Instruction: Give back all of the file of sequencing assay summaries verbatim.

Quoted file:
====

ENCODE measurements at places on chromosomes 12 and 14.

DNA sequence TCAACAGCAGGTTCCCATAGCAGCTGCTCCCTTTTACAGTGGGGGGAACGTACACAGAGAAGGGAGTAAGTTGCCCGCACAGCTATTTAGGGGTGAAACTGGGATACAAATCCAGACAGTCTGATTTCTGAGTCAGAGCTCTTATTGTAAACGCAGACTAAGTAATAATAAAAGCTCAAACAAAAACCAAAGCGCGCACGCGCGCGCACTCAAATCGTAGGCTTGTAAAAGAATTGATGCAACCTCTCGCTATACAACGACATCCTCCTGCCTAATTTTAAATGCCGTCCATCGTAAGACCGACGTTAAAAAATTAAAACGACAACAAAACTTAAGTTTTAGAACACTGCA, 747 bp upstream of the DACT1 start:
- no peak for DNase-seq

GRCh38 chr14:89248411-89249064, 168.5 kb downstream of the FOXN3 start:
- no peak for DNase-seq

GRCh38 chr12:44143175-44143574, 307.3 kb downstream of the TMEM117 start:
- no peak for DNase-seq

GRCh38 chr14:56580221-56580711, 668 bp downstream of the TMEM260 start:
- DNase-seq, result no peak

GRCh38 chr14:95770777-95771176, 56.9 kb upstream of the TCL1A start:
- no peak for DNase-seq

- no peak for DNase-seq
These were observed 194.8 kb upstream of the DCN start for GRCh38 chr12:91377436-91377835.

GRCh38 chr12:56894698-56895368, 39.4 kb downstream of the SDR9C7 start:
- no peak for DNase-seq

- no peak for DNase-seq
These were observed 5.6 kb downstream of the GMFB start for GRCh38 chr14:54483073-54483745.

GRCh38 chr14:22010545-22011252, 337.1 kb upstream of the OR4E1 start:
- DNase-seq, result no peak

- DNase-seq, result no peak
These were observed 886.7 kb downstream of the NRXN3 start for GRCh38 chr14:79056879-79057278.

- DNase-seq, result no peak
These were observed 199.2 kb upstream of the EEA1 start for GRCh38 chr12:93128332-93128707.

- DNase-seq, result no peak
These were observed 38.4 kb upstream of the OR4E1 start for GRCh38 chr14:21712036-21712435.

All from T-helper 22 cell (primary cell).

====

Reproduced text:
ENCODE measurements at places on chromosomes 12 and 14.

DNA sequence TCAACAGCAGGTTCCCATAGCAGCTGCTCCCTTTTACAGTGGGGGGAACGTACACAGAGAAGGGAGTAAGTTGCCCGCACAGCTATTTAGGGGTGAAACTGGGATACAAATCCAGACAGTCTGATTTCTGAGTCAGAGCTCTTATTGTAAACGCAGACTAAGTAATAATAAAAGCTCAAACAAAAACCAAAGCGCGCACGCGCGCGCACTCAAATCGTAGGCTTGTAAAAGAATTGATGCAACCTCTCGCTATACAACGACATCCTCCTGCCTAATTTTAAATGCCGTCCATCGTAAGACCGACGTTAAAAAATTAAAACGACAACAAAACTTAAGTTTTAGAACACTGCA, 747 bp upstream of the DACT1 start:
- no peak for DNase-seq

GRCh38 chr14:89248411-89249064, 168.5 kb downstream of the FOXN3 start:
- no peak for DNase-seq

GRCh38 chr12:44143175-44143574, 307.3 kb downstream of the TMEM117 start:
- no peak for DNase-seq

GRCh38 chr14:56580221-56580711, 668 bp downstream of the TMEM260 start:
- DNase-seq, result no peak

GRCh38 chr14:95770777-95771176, 56.9 kb upstream of the TCL1A start:
- no peak for DNase-seq

- no peak for DNase-seq
These were observed 194.8 kb upstream of the DCN start for GRCh38 chr12:91377436-91377835.

GRCh38 chr12:56894698-56895368, 39.4 kb downstream of the SDR9C7 start:
- no peak for DNase-seq

- no peak for DNase-seq
These were observed 5.6 kb downstream of the GMFB start for GRCh38 chr14:54483073-54483745.

GRCh38 chr14:22010545-22011252, 337.1 kb upstream of the OR4E1 start:
- DNase-seq, result no peak

- DNase-seq, result no peak
These were observed 886.7 kb downstream of the NRXN3 start for GRCh38 chr14:79056879-79057278.

- DNase-seq, result no peak
These were observed 199.2 kb upstream of the EEA1 start for GRCh38 chr12:93128332-93128707.

- DNase-seq, result no peak
These were observed 38.4 kb upstream of the OR4E1 start for GRCh38 chr14:21712036-21712435.

All from T-helper 22 cell (primary cell).